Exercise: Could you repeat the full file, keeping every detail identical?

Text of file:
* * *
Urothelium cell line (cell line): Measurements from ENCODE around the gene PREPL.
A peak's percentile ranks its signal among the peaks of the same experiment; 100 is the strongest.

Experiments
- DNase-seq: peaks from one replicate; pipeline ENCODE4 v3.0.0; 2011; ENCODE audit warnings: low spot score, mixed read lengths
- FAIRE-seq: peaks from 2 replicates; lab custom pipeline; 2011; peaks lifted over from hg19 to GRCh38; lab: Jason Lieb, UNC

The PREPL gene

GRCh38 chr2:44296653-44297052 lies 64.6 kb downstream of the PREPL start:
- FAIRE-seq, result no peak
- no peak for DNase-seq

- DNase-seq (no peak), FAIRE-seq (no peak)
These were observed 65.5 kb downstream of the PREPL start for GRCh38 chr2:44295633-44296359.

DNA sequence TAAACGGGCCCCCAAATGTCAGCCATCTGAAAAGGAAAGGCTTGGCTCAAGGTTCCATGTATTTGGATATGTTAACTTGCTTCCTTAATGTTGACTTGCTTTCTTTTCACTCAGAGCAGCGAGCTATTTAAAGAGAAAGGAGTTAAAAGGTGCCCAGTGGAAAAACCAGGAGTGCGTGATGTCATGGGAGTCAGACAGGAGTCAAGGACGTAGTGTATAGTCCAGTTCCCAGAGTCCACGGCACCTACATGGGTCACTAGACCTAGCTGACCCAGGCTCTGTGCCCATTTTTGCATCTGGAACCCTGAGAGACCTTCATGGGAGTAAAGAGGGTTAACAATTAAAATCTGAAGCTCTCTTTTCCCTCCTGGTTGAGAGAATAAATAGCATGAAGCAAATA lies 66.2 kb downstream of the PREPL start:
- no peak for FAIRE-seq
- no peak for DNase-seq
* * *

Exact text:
Urothelium cell line (cell line): Measurements from ENCODE around the gene PREPL.
A peak's percentile ranks its signal among the peaks of the same experiment; 100 is the strongest.

Experiments
- DNase-seq: peaks from one replicate; pipeline ENCODE4 v3.0.0; 2011; ENCODE audit warnings: low spot score, mixed read lengths
- FAIRE-seq: peaks from 2 replicates; lab custom pipeline; 2011; peaks lifted over from hg19 to GRCh38; lab: Jason Lieb, UNC

The PREPL gene

GRCh38 chr2:44296653-44297052 lies 64.6 kb downstream of the PREPL start:
- FAIRE-seq, result no peak
- no peak for DNase-seq

- DNase-seq (no peak), FAIRE-seq (no peak)
These were observed 65.5 kb downstream of the PREPL start for GRCh38 chr2:44295633-44296359.

DNA sequence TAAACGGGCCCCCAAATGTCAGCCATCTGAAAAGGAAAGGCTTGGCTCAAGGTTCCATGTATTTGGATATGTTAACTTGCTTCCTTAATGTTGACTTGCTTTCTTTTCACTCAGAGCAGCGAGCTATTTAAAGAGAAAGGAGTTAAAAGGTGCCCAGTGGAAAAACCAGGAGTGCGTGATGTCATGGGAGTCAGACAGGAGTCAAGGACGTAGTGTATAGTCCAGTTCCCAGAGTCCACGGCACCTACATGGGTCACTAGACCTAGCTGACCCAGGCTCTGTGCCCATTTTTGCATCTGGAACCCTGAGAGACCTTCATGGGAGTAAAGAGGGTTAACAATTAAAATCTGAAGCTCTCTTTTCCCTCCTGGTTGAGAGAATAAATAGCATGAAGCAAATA lies 66.2 kb downstream of the PREPL start:
- no peak for FAIRE-seq
- no peak for DNase-seq